‘No matter what you do, you should never stop reading. You must always read, read, and read…’ The words of an influential mentor still ring true years later. I have been afforded the opportunity to live up to his counsel as a Junior Research Fellow in Christ Church. With no administrative nor teaching duties, I spend most of my waking hours living as close as I can to a life of reading, reading, and reading, with the occasional writing – a privilege which even senior colleagues in Oxford envy, seeing as they remain mired in all-too-mundane faculty meetings, essay marks, and grant deadlines.
The distance between work and leisure slowly wanes under these circumstances, as I tend to read out of pleasure and academic interest all the time. Some books are still more enjoyable than others. I am personally fond of reading classical ethnographies, a genre with which I have long been acquainted as a social anthropologist. Students of anthropology are not interested in the tradition of ethnographic writing as much as they are in reading about the contemporary world and its peoples. There is no reason to believe that it was ever otherwise. ‘Ethnography’ is, after all, a form of ‘writing about people’ in an etymological sense, and it is the thrill of reading about the world’s customs and cultures that attracts readers, not the classics per se. Yet there are rich lessons to be learned from reading classical ethnographies, not to mention their peculiar entertainment value.
A personal favourite is Ruth Benedict’s The Chrysanthemum and the Sword (1946). This is an extremely controversial book, seeing as Benedict makes broad-brushed claims about the Japanese ‘cultural personality’ without ever having been to Japan. The book is based on materials she collected on imperial Japan while working in the United States Office of War Information during the Second World War. Benedict’s book was long received as an authentic account of Japanese culture in academic circles. Nowadays, it is known as an ideological document generalizing the views of specific Japanese groups at a specific historical juncture to the entire nation. Benedict’s purpose seems to have been more about presenting recommendations to the post-war US government about ways of pacifying the defeated empire than about creating an empirically accurate picture of Japanese society.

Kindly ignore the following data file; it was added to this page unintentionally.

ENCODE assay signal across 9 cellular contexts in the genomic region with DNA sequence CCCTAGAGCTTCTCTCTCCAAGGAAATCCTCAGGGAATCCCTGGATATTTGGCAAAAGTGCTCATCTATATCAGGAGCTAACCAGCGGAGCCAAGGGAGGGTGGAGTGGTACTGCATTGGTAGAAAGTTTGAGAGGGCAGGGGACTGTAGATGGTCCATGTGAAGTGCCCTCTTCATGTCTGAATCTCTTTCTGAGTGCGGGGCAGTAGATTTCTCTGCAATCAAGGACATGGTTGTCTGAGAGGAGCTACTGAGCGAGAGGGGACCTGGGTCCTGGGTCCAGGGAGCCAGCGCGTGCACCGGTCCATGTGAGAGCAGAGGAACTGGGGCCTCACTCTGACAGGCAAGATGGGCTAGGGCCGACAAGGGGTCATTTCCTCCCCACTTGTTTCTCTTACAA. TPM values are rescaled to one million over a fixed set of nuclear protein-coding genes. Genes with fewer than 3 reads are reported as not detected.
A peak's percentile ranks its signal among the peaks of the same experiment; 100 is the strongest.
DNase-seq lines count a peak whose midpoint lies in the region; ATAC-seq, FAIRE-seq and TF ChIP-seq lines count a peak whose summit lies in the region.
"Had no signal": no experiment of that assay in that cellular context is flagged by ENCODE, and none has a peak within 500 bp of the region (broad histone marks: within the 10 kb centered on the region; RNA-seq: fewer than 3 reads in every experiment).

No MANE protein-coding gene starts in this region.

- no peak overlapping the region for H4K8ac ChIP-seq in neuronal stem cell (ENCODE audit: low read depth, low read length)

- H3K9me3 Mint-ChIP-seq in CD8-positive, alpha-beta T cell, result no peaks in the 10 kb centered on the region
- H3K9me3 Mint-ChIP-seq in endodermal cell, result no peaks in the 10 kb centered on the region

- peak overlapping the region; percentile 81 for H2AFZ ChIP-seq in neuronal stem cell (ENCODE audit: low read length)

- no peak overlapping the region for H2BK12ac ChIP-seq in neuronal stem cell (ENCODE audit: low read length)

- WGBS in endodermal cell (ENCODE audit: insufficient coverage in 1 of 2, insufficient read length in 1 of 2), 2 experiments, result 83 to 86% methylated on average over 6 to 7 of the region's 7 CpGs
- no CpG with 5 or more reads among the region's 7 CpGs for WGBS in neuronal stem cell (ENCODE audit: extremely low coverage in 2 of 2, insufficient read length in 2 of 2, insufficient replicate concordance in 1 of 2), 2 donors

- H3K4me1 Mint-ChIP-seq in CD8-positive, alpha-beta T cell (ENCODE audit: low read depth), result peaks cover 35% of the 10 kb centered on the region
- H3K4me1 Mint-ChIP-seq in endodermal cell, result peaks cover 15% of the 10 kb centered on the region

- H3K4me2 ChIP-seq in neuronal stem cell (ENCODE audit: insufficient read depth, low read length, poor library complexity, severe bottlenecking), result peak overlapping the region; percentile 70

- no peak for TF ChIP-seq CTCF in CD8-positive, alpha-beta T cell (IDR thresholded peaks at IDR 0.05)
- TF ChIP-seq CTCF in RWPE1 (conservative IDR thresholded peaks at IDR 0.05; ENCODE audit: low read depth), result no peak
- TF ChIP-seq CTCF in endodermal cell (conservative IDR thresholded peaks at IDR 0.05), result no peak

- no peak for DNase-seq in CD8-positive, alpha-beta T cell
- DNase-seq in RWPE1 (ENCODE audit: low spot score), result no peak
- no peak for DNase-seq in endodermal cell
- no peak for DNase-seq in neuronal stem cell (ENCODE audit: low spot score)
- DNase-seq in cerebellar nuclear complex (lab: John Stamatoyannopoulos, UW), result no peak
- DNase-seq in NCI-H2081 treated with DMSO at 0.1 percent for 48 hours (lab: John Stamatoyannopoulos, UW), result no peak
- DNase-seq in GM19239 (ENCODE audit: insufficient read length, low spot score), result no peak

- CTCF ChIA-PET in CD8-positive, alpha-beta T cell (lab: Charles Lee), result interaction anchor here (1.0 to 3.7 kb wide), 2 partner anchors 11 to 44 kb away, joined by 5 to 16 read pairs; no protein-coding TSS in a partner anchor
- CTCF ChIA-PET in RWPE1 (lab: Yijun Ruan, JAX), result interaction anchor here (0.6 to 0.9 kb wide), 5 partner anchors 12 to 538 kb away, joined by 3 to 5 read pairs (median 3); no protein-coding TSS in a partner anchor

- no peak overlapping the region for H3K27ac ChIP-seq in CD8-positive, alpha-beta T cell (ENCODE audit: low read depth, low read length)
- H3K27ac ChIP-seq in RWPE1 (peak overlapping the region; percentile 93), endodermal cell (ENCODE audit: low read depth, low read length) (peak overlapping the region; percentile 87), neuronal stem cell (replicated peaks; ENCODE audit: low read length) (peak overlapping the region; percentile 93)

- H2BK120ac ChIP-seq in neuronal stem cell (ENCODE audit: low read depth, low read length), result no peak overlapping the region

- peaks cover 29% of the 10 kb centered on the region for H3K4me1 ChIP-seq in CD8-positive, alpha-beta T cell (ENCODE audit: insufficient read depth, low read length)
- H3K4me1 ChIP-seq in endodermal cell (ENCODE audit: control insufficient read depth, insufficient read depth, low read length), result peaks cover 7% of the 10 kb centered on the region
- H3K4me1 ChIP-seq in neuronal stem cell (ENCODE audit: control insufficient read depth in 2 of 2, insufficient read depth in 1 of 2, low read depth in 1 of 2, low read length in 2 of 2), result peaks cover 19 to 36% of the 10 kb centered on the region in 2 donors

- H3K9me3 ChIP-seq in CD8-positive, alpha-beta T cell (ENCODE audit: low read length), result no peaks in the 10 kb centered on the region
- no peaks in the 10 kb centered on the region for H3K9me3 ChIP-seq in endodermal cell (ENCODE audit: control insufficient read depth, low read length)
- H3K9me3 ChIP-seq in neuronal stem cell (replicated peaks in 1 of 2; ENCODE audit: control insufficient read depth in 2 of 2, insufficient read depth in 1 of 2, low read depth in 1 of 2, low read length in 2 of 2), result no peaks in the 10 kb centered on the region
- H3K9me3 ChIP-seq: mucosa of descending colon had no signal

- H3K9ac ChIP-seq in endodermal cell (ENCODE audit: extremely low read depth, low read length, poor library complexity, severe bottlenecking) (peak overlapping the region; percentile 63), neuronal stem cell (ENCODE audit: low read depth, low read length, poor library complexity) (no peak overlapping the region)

Why read this flawed classic? Benedict’s book is a reminder that all accounts of the world’s peoples and their cultures, no matter how well-written, are still partial and prone to the ideological vicissitudes of their author. This is how I read other classics like E. E. Evans-Pritchard’s inescapable The Nuer (1940) or Godfrey Lienhardt’s Divinity and Experience (1961), which would be entertaining reads were it not for their authors’ commitment to erase their involvement in the Anglo-Egyptian Sudan’s colonial politics and the way in which their accounts overlooked – if not implicitly justified – British imperial policy. The entanglement of politics and scholarship comes again to the fore, but we can become sensitized to this ideological imbrication by trying to read, read, and read some more.
This article was initially published in 2017 in the “Books without Ending” section of Christ Church Matters, vol. 40, p. 24